Voters to decide on West Nile defenseBy Erin Sherbert
Property owners from the northern and Coastal communities likely will get to vote in November on whether they're willing to pay a small price to be protected from the West Nile Virus.
Right now, cities from San Bruno to Daly City and all along the Coast are not protected from the deadly disease.
But the San Mateo County Mosquito Abatement District is hoping voters will change that in a special election in November. A ballot will be mailed to all property owners -- whether they are registered voters or not -- asking them if they want to join the Mosquito Abatement District for $15 annually.
A simple majority is needed for the measure to pass. But before it can go to a vote, the County's Local Agency Formation Commission has to approve it, said Martha Poyatos, LAFCO's executive director. The LAFCO board will take a vote on the issue Wednesday afternoon.
"For $15 a year -- you can spend that much on mosquito repellent -- it's a real bargain," said Chindi Peavey, vector ecologist for the Mosquito Abatement District. "Next year, West Nile Virus will be here, it's in the state already."
The unserved areas recently decided they cannot afford to buy into the Mosquito Abatement District, which health officials say offers the most effective protection from outbreaks of the potentially deadly mosquito-borne disease.
At the same time, the district has said it doesn't have enough money in its $1.5 million budget to expand its services outside the district boundaries, should West Nile Virus hit San Mateo County.
The only way the unserved communities can secure protection at this point is by voting to join the Mosquito Abatement District.
If residents decide against joining the district, city officials say there is no Plan B.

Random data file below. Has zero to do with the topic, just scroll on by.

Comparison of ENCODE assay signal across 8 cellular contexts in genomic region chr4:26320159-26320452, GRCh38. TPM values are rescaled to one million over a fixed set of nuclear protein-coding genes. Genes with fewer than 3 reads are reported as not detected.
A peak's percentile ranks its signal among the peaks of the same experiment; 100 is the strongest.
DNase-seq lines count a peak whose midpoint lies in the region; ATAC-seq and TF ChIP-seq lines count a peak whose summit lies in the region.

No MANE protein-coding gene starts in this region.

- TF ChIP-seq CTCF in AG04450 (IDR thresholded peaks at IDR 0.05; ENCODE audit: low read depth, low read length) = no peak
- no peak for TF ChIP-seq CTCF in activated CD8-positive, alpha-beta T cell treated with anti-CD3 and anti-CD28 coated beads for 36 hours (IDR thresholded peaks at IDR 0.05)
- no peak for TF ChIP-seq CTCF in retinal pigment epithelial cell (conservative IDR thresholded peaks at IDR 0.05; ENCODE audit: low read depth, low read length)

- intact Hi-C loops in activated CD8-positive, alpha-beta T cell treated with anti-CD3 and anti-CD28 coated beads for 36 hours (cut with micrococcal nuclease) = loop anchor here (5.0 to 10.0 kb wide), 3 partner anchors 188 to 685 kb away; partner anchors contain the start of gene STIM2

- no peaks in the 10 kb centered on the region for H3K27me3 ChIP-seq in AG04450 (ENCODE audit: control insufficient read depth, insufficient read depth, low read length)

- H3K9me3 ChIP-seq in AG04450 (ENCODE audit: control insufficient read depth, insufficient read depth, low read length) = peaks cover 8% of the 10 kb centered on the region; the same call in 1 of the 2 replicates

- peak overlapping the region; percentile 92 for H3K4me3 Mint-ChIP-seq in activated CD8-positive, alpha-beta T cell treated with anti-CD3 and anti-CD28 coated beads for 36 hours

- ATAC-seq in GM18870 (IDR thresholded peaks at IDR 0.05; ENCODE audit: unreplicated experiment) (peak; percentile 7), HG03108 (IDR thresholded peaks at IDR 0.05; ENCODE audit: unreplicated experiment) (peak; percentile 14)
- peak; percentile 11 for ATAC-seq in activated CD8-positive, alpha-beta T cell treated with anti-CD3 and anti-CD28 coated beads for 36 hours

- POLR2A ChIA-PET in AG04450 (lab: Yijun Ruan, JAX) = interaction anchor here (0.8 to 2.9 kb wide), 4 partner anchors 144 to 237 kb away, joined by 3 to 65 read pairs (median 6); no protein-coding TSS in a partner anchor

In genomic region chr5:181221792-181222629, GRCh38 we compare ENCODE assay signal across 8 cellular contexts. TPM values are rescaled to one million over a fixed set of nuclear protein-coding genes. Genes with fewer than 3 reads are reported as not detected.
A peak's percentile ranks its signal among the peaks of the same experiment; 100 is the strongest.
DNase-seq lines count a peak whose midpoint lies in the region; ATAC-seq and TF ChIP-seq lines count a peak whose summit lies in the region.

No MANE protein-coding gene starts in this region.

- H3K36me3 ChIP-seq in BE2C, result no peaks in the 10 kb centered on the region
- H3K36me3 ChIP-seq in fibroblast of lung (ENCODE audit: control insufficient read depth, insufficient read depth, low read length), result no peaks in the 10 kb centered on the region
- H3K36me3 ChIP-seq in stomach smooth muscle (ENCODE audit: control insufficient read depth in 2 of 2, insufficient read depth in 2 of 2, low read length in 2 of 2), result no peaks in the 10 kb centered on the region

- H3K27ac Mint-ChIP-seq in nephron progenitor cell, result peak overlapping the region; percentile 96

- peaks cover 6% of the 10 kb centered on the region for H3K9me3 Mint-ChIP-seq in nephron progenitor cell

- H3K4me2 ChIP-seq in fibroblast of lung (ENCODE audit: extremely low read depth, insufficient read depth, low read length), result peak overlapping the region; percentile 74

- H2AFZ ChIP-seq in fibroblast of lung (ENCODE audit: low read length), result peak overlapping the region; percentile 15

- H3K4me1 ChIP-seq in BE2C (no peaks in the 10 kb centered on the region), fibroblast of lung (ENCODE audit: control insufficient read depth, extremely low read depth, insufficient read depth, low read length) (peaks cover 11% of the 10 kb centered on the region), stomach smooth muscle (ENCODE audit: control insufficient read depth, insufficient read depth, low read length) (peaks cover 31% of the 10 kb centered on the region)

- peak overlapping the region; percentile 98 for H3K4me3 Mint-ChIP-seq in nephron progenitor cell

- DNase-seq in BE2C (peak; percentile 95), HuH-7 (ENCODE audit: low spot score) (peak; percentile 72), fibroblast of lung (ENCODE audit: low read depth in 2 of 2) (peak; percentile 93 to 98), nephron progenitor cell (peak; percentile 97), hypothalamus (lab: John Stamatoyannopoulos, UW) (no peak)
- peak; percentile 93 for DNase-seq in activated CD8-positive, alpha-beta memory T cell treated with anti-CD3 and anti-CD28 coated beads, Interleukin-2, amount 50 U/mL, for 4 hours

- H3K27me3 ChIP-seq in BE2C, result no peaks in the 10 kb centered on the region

"I don't want to take it lightly, but (West Nile Virus) doesn't seem to be a major problem at this point, even though there have been deaths associated with it," said San Bruno City Councilman Ken Ibarra. "We feel the County Health Department should take a lead in it."
As of Sept. 1, 764 human cases of West Nile Virus have been detected in the country. While a handful of cases are suspected in California, there have only been two confirmed human cases of West Nile Virus -- one this year and one last, and both in the Los Angeles area -- according to the California Department of Health Services.
Birds, humans and horses can become very sick -- and in some cases die -- if infected by West Nile. Dogs and cats can also get infected but don't get sick, according to the Mosquito Abatement District.
Residents like Robert Riechel say they want city leaders to guarantee protection should voters nix joining the District.
Riechel and his San Bruno neighbors, who live near a mosquito breeding ground, this summer started lobbying government officials to be proactive in getting protection from West Nile Virus.
"They can't just say, tough luck," Riechel said. "They have a responsibility to offer citizens support and protection -- I'm very unhappy to hear they have no backup plan."
Copyright ©2003 San Mateo County Times. Published 09/18/2003.